Defense Date

2014

Document Type

Dissertation

Degree Name

Doctor of Philosophy

Department

Nursing

First Advisor

Mary Jo Grap

Abstract

Critically ill patients who require MV are at risk for a number of complications, including the development of ventilator-associated events (VAE) and agitation that may require the use of sedation. Patients experience anxiety and discomfort during mechanical ventilation from a variety of sources including unfamiliar breathing assistance and an inability to communicate anxiety and pain verbally, but a primary cause of discomfort identified by these patients is the simply the presence of the endotracheal tube (ETT). Discomfort often leads to agitation and may be exacerbated by ETT movement. Management of agitation typically involves the use of sedative therapy and has been shown to increase the length of stay in the hospital. Additionally, when ETT cuff pressure is not adequately maintained, risk of microaspiration increases and these microaspirations increase the risk of ventilator-associated events. ETT movement may adversely affect the cuff seal against the tracheal mucosa, increasing leakage around the cuff and microaspiration. To date, no studies have described the effect of ETT movement on patient comfort and agitation. Noting the frequency of ETT movement during the provision of nursing care and plausible inadvertent consequences on discomfort and agitation, a research model was created and specific instruments selected in order to study this topic. This dissertation will provide a review of the literature regarding the role of the ETT in microaspiration, as well as detail a study that explores the frequency and amount of ETT movement and its potential effect on agitation.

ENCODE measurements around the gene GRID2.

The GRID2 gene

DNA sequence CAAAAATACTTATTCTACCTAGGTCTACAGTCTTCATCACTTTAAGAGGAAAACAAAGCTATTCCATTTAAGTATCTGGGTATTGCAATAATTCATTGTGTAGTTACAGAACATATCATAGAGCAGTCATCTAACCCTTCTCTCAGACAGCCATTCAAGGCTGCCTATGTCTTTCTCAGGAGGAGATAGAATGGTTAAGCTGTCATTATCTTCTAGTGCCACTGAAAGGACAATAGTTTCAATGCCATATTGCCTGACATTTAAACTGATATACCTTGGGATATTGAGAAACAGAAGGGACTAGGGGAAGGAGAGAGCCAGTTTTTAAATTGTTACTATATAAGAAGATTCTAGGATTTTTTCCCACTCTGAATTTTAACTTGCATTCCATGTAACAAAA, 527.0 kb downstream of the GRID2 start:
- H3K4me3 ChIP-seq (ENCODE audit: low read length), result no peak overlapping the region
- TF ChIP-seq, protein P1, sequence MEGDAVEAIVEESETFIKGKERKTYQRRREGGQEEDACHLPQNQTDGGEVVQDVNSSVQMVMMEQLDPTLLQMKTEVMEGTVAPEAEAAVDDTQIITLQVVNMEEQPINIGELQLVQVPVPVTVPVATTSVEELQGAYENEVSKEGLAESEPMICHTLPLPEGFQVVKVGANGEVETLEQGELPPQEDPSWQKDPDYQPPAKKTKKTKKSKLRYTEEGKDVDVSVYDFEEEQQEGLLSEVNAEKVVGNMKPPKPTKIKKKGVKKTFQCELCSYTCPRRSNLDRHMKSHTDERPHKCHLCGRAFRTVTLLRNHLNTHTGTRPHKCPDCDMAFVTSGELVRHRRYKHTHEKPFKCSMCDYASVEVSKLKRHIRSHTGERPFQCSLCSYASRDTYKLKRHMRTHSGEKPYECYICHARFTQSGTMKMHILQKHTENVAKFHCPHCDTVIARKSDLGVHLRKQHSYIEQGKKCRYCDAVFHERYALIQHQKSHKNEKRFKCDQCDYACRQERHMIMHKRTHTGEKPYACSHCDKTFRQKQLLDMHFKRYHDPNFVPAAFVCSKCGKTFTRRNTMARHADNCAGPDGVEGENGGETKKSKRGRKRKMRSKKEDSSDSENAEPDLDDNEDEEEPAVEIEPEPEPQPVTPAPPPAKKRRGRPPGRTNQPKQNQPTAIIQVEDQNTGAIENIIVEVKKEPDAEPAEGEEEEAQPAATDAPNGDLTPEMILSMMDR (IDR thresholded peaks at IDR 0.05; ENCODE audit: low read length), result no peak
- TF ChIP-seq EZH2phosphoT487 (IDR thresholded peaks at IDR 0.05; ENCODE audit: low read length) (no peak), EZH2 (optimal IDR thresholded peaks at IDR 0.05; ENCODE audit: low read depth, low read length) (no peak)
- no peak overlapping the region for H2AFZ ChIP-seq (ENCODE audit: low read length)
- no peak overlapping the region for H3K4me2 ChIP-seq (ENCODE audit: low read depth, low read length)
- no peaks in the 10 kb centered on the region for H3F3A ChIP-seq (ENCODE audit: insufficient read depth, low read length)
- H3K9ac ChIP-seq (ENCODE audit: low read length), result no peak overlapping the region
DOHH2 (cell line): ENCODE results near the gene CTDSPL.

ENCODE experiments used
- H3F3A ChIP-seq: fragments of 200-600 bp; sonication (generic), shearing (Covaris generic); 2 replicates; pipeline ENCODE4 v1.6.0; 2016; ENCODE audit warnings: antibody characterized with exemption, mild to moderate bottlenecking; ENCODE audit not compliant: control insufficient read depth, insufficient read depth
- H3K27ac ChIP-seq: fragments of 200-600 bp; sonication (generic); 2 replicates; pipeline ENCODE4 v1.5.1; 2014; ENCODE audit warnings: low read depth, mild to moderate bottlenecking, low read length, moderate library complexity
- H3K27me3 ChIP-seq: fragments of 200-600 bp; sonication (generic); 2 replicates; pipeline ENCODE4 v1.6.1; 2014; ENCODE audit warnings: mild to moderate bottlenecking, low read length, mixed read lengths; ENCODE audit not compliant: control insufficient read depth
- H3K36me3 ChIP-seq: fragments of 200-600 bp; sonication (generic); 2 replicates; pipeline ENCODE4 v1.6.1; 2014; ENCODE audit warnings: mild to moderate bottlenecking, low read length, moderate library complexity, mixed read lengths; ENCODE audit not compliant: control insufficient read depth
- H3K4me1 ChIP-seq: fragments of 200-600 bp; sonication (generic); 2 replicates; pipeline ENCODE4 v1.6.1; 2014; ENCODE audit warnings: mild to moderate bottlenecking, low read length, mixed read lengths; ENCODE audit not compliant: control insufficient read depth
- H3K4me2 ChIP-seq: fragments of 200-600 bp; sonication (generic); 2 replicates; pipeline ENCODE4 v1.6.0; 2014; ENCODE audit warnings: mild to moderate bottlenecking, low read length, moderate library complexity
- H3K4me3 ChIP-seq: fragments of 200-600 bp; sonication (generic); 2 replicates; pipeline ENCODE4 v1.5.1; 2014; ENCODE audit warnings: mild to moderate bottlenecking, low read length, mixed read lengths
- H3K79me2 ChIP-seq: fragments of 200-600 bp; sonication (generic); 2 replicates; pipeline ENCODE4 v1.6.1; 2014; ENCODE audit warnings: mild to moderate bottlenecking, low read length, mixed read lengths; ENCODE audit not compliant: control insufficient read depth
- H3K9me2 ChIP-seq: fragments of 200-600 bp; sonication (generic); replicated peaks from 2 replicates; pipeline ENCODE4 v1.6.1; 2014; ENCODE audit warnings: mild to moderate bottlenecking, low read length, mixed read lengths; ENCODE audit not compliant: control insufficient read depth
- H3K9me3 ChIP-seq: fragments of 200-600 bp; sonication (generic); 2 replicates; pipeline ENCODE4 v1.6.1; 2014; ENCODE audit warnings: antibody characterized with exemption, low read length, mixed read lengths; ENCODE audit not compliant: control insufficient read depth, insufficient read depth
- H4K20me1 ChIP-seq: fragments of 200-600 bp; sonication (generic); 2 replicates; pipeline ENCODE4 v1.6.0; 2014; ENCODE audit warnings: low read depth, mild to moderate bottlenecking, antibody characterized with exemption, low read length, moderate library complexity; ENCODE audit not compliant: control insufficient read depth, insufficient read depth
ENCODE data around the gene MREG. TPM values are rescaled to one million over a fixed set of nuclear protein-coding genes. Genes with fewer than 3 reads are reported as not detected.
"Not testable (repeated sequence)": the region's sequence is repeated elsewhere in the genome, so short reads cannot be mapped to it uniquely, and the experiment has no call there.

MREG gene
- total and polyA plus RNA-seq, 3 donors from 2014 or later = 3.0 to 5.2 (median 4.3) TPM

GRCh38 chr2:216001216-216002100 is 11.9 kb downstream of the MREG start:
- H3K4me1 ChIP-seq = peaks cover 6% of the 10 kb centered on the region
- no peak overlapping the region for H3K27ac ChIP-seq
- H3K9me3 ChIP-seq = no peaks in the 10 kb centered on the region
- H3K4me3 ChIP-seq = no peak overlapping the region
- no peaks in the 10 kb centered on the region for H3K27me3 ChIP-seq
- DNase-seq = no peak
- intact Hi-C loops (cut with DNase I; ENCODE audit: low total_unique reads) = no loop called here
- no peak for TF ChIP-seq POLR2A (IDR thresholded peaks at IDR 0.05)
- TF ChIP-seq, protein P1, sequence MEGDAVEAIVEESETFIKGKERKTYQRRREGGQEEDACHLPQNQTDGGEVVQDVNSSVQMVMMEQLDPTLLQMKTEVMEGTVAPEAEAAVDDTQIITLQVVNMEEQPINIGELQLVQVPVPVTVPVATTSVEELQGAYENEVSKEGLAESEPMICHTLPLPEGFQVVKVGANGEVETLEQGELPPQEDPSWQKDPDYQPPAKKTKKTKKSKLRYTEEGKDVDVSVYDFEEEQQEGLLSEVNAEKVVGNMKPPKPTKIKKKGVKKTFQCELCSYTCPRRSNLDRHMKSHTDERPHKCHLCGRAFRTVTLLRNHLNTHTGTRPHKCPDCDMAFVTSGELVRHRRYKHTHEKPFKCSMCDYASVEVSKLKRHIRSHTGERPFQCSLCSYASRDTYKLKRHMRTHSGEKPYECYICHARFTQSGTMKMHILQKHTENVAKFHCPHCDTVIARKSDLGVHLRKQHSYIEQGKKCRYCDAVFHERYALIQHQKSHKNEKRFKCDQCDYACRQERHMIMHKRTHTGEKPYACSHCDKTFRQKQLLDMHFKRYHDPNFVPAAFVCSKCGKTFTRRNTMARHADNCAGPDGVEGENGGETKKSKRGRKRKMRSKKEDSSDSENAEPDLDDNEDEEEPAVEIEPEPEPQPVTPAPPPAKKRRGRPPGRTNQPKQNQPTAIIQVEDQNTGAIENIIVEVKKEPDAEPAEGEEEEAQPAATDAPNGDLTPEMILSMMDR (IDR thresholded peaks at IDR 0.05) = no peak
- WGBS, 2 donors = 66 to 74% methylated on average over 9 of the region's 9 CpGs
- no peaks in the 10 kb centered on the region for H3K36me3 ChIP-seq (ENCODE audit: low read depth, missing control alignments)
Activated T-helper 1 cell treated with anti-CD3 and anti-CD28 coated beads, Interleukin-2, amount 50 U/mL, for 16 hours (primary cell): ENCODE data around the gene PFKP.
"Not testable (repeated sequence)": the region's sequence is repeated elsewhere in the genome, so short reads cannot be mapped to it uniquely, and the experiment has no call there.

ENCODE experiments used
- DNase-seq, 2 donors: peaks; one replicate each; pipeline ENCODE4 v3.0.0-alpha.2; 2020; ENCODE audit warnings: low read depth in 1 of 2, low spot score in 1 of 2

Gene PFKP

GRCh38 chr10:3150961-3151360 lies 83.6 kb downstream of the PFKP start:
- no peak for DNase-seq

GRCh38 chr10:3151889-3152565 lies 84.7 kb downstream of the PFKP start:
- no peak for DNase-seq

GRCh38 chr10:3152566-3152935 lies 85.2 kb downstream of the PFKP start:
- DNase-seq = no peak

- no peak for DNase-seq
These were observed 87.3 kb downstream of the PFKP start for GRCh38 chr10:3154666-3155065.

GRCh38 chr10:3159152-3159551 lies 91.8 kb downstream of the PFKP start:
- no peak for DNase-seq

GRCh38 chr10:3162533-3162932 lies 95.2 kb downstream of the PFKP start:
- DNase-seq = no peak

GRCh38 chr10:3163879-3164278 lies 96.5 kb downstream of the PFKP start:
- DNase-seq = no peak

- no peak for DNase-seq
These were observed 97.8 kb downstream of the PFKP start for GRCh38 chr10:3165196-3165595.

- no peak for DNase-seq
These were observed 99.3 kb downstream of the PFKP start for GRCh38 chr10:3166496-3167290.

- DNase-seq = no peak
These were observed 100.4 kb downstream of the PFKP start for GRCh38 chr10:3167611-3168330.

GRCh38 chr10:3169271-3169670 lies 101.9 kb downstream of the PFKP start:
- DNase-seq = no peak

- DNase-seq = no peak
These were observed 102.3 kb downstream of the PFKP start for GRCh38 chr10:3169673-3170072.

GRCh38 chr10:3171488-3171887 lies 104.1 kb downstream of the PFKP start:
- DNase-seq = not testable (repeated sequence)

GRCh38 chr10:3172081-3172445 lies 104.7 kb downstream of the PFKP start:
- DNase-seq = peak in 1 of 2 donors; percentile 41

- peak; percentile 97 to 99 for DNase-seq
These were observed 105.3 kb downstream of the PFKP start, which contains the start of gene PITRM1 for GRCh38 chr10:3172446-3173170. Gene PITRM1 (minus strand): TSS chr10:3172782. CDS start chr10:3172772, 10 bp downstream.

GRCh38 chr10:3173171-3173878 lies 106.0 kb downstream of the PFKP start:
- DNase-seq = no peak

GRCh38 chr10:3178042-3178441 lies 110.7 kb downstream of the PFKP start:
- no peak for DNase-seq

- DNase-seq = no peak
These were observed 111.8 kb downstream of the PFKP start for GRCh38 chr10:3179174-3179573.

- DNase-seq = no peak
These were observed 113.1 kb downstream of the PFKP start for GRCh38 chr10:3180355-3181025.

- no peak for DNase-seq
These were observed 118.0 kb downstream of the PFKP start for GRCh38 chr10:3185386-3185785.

Rights

© The Author

Is Part Of

VCU University Archives

Is Part Of

VCU Theses and Dissertations

Date of Submission

May 2014

Included in

Nursing Commons

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